(Lai et al. 2001, Romani 2004)

Spin-kick alignment?

Non-Isotropic Kicks

Crab Pulsar Chandra X-ray image

http://chandra.harvard.edu/photo/2002/0052/index.html


Non-Isotropic Kicks

x = angle between pre-SN orbital angular momentum and kick velocity

Planar kicks: x≈ 90°

Polar kicks: x ≈ 0° or x ≈ 180°


Progenitor Constraints for x≤ 30°

F

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Progenitor Constraints for x≤ 30°

F

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Progenitor Constraints for x≤ 30°

F

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Kick Velocity Distribution for Polar Kicks

Misalignment angle x≤ 30°

1st crossing

1st crossing

2nd crossing

2nd crossing


Spin Tilt Distribution for Polar Kicks

Misalignment angle x≤ 30°

1st crossing

1st crossing

2nd crossing

2nd crossing


PSR J0737-3039

Pulsar B's helium star progenitor is most likely transferring mass to the first-born NS

NS progenitor mass: 2 Mo ≤ M0 ≤ 4.7 Mo

Kick magnitude: 60 km/s ≤ Vk≤ 1660 km/s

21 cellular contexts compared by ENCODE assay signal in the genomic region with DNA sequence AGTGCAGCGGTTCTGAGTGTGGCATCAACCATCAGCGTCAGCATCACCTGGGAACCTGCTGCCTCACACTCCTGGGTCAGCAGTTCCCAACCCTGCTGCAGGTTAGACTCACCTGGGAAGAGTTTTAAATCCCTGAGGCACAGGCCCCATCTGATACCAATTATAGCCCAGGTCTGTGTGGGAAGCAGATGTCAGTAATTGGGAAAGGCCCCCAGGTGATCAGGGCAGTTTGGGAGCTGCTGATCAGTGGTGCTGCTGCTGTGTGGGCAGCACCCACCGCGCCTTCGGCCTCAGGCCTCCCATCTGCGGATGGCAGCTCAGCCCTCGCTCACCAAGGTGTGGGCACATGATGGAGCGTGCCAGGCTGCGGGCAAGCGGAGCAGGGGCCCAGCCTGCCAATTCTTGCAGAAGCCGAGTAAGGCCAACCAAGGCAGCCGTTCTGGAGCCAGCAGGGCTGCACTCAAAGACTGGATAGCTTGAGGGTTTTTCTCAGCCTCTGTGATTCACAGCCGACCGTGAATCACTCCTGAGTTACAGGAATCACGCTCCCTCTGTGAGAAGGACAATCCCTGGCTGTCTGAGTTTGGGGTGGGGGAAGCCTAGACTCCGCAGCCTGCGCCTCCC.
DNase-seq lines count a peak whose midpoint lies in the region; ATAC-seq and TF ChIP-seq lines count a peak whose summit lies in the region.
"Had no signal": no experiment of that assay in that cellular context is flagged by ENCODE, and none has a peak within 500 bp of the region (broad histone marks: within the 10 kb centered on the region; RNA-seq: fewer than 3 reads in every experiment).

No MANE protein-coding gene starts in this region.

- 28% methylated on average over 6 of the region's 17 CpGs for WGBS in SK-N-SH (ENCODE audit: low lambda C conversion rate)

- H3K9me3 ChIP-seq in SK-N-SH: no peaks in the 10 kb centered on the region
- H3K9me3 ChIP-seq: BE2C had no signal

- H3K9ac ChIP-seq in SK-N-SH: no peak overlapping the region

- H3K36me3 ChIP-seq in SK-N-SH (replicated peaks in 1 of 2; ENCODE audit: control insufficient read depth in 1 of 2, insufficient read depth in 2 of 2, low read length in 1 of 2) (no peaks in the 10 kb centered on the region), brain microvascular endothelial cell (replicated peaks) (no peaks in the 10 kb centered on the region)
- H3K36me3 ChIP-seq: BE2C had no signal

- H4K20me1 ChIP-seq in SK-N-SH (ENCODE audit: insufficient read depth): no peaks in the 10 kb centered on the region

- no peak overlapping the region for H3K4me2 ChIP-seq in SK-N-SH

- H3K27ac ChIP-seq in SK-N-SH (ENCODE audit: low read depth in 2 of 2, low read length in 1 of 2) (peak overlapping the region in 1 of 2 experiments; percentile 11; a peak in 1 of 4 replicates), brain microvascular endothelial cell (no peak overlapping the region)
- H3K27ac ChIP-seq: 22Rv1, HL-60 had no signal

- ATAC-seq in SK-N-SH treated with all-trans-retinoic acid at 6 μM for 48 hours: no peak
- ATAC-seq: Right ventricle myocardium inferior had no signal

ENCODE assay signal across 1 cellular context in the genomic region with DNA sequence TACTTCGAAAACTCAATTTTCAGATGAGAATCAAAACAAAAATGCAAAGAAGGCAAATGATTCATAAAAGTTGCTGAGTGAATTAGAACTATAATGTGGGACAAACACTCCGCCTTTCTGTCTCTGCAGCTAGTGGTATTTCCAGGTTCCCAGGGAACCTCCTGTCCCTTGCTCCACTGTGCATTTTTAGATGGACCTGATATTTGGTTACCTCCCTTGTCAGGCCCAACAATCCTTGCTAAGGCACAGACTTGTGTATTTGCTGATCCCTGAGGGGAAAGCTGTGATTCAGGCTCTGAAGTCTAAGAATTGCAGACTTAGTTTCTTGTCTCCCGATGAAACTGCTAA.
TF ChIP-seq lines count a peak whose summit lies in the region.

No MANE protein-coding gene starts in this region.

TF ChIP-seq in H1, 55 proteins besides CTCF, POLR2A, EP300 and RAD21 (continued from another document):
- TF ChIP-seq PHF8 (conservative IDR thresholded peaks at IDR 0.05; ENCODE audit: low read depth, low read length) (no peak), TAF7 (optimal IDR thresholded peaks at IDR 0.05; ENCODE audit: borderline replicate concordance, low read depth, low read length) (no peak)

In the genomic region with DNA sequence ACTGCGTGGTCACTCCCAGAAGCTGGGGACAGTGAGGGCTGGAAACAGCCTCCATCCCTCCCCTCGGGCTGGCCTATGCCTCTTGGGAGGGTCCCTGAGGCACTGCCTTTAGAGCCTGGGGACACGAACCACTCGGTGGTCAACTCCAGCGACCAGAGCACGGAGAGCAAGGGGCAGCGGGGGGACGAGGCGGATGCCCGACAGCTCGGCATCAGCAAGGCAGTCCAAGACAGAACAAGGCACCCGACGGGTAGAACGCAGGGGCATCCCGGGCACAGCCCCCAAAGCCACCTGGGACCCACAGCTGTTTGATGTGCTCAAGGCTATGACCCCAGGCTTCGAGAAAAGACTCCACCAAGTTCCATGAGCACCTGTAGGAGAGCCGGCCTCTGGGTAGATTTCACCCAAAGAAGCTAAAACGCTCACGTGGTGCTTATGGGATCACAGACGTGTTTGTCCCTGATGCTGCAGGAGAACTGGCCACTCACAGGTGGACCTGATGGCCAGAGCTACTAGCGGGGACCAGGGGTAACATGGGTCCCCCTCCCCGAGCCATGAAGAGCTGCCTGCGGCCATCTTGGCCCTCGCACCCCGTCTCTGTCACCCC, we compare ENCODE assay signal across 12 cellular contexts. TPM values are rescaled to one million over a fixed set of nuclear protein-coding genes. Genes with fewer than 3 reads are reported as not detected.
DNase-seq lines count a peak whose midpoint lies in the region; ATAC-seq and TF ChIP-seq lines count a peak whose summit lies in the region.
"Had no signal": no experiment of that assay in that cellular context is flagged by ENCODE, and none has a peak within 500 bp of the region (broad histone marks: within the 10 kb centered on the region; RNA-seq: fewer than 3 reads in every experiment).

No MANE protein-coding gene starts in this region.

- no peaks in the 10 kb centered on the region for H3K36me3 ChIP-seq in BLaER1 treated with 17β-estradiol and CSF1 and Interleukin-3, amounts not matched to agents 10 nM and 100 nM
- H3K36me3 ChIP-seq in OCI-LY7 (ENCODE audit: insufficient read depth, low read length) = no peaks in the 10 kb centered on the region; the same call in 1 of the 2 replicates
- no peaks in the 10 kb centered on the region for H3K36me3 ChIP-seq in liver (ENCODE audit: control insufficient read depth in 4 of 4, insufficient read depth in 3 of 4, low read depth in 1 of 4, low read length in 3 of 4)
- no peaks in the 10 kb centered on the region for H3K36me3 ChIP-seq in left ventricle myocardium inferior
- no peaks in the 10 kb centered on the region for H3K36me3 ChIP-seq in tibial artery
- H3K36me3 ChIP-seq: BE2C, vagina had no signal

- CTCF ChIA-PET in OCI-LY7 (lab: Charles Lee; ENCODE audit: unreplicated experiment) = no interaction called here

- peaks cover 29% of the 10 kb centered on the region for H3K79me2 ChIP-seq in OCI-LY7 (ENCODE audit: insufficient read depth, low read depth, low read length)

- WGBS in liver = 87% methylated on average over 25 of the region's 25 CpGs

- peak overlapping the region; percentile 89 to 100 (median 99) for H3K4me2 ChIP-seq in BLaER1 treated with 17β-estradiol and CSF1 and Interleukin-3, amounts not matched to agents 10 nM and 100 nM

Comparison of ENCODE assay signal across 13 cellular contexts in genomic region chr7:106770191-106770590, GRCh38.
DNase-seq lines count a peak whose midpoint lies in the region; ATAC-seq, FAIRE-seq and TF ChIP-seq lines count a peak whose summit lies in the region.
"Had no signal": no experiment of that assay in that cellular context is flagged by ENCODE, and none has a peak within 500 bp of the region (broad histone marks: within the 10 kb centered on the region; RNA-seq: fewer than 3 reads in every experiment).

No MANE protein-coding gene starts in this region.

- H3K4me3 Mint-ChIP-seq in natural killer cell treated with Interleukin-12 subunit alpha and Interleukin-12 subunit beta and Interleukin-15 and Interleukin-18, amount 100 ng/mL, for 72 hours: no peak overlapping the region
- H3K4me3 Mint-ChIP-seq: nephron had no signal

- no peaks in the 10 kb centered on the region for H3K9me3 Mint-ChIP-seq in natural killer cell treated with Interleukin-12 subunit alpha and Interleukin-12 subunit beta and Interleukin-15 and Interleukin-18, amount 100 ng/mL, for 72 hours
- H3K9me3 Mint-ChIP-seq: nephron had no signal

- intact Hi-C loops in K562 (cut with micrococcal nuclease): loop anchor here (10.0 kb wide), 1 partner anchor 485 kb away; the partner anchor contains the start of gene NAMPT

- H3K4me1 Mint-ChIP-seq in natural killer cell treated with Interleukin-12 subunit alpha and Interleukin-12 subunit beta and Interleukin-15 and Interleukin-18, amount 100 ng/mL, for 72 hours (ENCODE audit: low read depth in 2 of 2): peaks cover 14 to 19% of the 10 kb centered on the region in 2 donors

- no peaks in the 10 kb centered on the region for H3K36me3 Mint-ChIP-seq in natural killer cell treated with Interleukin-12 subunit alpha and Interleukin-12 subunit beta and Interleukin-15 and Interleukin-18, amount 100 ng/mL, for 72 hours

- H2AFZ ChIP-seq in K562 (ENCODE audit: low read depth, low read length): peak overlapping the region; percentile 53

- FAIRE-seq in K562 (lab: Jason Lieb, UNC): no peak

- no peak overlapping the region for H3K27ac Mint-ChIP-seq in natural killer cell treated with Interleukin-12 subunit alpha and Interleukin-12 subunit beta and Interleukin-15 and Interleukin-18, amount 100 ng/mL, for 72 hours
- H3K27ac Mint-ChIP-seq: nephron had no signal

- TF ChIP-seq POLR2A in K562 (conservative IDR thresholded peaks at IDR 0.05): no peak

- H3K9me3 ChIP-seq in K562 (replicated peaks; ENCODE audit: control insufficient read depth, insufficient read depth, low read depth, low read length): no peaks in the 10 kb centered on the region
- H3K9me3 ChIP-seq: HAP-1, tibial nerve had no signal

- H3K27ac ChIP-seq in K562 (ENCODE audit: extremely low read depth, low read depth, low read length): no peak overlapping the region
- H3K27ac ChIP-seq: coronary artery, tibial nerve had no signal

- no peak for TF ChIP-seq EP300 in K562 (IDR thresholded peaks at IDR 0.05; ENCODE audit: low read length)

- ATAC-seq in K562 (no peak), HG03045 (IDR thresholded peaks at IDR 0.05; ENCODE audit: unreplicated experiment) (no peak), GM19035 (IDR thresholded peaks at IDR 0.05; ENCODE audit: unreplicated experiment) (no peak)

most probable: 150 km/s

Kick direction: 115°≤q≤ 180° and 25°≤x≤ 155°

Kicks are directed opposite to orbital motion and cannot be too closely aligned with the pre-SN orbital angular momentum

Tilt angles below 30°-50° are favored for Vr< 500 km/s

Conclusions


PSR B1534+12


Wolszczan 1991; Stairs et al. 2002; Konacki et al. 2003; Arzoumanian et al. 1999

Spin period 37.90 ms

Orbital period 10.1 hours

Eccentricity 0.274

Periastron advance 1.76° per year

Proper motion ma = 1.34 mas/yr

md = -25.05 mas/yr

Spin-down age 210 Myr

PSR B1534+12 Properties

Kinematic history depends on only 1 unknown quantity: radial velocity Vr


Progenitor Constraints

Red: detached Blue: mass transfer

3rd crossing

1st crossing

2nd crossing

Detached as well as semi-detached solutions


Kick Constraints

1st crossing

2nd crossing

3rd crossing

Red: detached Blue: mass transfer


Kick Velocity Distribution for Isotropic Kicks

1st crossing

1st crossing

2nd crossing

2nd crossing

3rd crossing

3rd crossing